Quote from: Northpack on 12 October, 2011, 06:56:35 AMsonorous and bright sound qualitiesDo these terms have (common) definitions? Just asking.
sonorous and bright sound qualities
You can't make the blanket assumption that instrument scale (read: string lengths), string material, construction and gauge remain constant even though the reference pitch changes. IOW, it's not like reference pitch evolves but the instruments don't.
Who makes this assumption!?
Quote from: Northpack on 12 October, 2011, 08:18:40 AMWho makes this assumption!?Is it possible that it might have been someone other than you?
Since you seem to want feedback about your post, I can't exactly concur that increasing string tension results in a sound that is thin and harsh. If you constrain the scale and pitch of the instrument but increase the string gauge (and hence the tension), I don't find that it sounds thin; quite the opposite.
AFAIK lifting the string's tension creates more upper harmonics - so the overall balance shifts towards the bright.
Btw. did you notice that my guitar is tuned to A-432Hz?
Maybe it's my use of the word sonorous which caused confusion. Possibly it has a slightly different meaning in German where is means "deep, dark, full"?
You also need to make sure the material on which the string is terminated is also the same, otherwise you're bringing more variables into the equation.
You should really be comparing the overtones of the same open string tuned to two different notes.
I'd also be interested in a similar test with steel strings, seeing that it may allow more accurate extrapolation to other stringed instruments that do not use nylon.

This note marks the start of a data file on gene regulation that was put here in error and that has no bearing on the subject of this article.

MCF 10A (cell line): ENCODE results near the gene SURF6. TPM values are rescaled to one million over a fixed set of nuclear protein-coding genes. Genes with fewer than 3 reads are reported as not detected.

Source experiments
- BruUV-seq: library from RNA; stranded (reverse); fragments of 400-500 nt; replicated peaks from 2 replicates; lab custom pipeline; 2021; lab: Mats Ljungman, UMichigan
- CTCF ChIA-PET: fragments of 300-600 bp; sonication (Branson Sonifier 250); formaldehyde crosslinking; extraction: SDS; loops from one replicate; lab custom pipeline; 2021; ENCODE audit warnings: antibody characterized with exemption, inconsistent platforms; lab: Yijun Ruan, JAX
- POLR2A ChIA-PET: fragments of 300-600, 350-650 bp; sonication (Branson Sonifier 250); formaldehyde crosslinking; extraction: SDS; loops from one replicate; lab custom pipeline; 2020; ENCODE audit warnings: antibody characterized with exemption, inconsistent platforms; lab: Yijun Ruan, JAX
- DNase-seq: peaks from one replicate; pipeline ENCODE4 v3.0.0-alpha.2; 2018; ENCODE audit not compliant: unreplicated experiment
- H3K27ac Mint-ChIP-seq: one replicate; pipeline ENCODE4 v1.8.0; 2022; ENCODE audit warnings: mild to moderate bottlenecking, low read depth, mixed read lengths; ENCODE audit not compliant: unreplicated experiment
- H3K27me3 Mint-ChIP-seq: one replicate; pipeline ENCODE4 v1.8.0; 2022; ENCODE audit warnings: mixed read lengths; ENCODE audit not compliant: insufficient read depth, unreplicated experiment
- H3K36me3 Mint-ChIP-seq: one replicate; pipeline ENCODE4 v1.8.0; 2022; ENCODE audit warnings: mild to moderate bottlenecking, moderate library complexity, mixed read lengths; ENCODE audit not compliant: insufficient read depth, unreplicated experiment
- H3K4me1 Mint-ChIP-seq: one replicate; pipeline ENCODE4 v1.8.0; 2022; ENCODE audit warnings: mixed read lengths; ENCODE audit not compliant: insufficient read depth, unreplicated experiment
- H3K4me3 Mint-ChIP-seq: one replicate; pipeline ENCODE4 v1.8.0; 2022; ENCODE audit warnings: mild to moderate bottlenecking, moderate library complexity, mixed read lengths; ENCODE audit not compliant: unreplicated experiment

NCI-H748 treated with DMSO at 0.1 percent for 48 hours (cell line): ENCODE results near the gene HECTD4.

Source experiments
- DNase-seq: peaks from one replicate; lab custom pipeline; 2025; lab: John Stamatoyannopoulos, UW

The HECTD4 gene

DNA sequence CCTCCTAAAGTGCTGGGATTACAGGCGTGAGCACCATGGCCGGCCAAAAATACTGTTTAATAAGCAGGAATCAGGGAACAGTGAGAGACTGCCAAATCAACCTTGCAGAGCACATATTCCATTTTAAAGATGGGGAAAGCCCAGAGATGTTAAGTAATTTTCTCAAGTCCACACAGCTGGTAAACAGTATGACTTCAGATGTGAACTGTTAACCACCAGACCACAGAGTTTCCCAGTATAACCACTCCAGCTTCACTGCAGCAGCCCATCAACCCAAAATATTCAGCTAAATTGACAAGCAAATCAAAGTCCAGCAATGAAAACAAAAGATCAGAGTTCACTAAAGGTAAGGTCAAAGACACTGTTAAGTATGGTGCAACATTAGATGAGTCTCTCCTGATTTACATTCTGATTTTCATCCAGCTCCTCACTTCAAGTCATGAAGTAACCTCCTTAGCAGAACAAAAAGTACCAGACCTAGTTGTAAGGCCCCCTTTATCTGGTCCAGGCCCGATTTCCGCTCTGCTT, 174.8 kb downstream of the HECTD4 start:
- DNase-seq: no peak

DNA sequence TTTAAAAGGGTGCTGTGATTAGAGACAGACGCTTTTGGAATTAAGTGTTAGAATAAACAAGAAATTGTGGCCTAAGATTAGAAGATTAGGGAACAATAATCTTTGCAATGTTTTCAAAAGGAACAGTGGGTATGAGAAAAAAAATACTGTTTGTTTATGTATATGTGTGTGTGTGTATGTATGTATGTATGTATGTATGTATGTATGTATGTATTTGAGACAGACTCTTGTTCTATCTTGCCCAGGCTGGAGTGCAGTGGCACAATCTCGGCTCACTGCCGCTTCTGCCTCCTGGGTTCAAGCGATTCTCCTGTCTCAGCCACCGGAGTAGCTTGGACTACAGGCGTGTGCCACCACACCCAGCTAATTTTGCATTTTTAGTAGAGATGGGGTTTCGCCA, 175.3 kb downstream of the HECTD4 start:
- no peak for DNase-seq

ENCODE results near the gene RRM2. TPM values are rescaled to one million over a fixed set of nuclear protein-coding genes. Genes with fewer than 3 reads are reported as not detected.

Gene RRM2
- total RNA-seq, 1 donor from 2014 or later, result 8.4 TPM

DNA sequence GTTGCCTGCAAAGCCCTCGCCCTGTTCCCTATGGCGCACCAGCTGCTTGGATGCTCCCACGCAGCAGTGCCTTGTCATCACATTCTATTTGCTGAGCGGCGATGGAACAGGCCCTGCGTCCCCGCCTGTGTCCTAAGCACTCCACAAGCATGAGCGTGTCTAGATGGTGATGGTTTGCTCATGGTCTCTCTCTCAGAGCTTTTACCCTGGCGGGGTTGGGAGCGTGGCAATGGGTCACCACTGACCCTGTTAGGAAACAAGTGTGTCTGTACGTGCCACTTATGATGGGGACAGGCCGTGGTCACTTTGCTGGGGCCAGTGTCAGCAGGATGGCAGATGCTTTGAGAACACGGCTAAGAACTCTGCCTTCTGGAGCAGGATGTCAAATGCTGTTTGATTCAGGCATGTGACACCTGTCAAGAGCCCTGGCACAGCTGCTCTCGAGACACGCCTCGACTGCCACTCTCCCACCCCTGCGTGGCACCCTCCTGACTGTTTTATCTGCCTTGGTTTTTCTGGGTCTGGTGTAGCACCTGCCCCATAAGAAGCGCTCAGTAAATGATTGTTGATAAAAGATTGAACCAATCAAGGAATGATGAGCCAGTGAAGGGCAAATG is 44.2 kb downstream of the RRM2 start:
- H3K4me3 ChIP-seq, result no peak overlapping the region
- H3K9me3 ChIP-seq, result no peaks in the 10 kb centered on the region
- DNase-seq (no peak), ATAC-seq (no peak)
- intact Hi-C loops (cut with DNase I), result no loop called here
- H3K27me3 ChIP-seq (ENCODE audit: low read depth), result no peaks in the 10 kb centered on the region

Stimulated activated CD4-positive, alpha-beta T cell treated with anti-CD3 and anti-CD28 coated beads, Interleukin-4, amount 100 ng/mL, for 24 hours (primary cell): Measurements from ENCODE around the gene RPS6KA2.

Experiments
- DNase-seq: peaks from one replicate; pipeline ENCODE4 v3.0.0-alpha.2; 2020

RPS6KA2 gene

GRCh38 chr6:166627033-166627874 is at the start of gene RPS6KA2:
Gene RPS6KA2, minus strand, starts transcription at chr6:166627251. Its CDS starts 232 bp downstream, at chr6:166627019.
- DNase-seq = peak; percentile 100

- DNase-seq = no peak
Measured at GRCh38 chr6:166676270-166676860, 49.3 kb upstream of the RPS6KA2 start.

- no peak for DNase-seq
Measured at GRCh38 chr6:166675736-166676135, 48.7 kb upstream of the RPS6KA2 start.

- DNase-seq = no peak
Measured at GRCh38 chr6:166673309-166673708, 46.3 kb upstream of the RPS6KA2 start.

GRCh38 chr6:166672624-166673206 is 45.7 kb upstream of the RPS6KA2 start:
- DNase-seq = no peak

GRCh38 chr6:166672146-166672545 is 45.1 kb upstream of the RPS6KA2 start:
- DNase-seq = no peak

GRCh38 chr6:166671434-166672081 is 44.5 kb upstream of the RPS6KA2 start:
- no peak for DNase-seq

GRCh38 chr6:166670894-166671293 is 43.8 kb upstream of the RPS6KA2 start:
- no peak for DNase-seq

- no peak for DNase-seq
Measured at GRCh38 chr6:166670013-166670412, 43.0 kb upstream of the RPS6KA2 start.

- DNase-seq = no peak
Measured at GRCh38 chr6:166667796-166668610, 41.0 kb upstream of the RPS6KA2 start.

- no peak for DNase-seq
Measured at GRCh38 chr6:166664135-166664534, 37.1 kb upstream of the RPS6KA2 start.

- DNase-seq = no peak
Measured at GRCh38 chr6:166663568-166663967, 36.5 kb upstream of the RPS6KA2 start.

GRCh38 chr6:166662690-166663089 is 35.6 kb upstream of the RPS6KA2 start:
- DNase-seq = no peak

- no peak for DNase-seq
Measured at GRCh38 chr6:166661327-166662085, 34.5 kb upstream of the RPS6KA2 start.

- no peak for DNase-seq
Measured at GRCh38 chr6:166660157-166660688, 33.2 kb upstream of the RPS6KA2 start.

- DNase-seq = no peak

I don't believe that jazz and blues guitar players use thicker gauge strings to sound thin and harsh.
I'll happily neglect this. It really doesn't make much of a difference when I do the same with a fretted F4.
AFAIK most jazzies prefer lighter gauge strings, because they are easier to bend and have a mellower sound.
Heavy gauge is used for strumming because you won't do delicate fingerwork and get lots of overtones, making your strummed chords sound even fuller.
Basically every successive higher string has more overtones than the previous. That doesn't seem too surprising.
I've experiented with alternate tunings on my guitar but if you tune the strings of a concert guitar more than two semitones above standard tuning the instrument begins to sound thin and harsh because the added tension inhibits too many lower resonances.
Let's not move the goal posts here.
Did some of you tried blind tests on 432 vs 440? Definitely it should be the first step before going into discussion